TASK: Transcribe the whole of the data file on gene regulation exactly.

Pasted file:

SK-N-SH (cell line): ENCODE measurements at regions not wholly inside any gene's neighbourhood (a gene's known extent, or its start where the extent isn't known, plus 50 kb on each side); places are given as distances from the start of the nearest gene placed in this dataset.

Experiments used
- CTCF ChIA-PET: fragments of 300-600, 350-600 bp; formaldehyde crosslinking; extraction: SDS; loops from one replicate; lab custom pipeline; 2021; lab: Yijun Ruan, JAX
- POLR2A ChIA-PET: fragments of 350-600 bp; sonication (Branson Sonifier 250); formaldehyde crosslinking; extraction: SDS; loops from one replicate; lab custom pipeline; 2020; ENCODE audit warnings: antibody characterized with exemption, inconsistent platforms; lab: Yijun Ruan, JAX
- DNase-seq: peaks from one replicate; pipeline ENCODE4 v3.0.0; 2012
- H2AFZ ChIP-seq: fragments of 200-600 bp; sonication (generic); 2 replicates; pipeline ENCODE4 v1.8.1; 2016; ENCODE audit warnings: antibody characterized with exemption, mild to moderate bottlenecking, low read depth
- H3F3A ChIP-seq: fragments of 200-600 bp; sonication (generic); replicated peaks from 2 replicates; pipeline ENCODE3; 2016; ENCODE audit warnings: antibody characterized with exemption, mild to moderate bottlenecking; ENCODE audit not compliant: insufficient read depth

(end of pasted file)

SK-N-SH (cell line): ENCODE measurements at regions not wholly inside any gene's neighbourhood (a gene's known extent, or its start where the extent isn't known, plus 50 kb on each side); places are given as distances from the start of the nearest gene placed in this dataset.

Experiments used
- CTCF ChIA-PET: fragments of 300-600, 350-600 bp; formaldehyde crosslinking; extraction: SDS; loops from one replicate; lab custom pipeline; 2021; lab: Yijun Ruan, JAX
- POLR2A ChIA-PET: fragments of 350-600 bp; sonication (Branson Sonifier 250); formaldehyde crosslinking; extraction: SDS; loops from one replicate; lab custom pipeline; 2020; ENCODE audit warnings: antibody characterized with exemption, inconsistent platforms; lab: Yijun Ruan, JAX
- DNase-seq: peaks from one replicate; pipeline ENCODE4 v3.0.0; 2012
- H2AFZ ChIP-seq: fragments of 200-600 bp; sonication (generic); 2 replicates; pipeline ENCODE4 v1.8.1; 2016; ENCODE audit warnings: antibody characterized with exemption, mild to moderate bottlenecking, low read depth
- H3F3A ChIP-seq: fragments of 200-600 bp; sonication (generic); replicated peaks from 2 replicates; pipeline ENCODE3; 2016; ENCODE audit warnings: antibody characterized with exemption, mild to moderate bottlenecking; ENCODE audit not compliant: insufficient read depth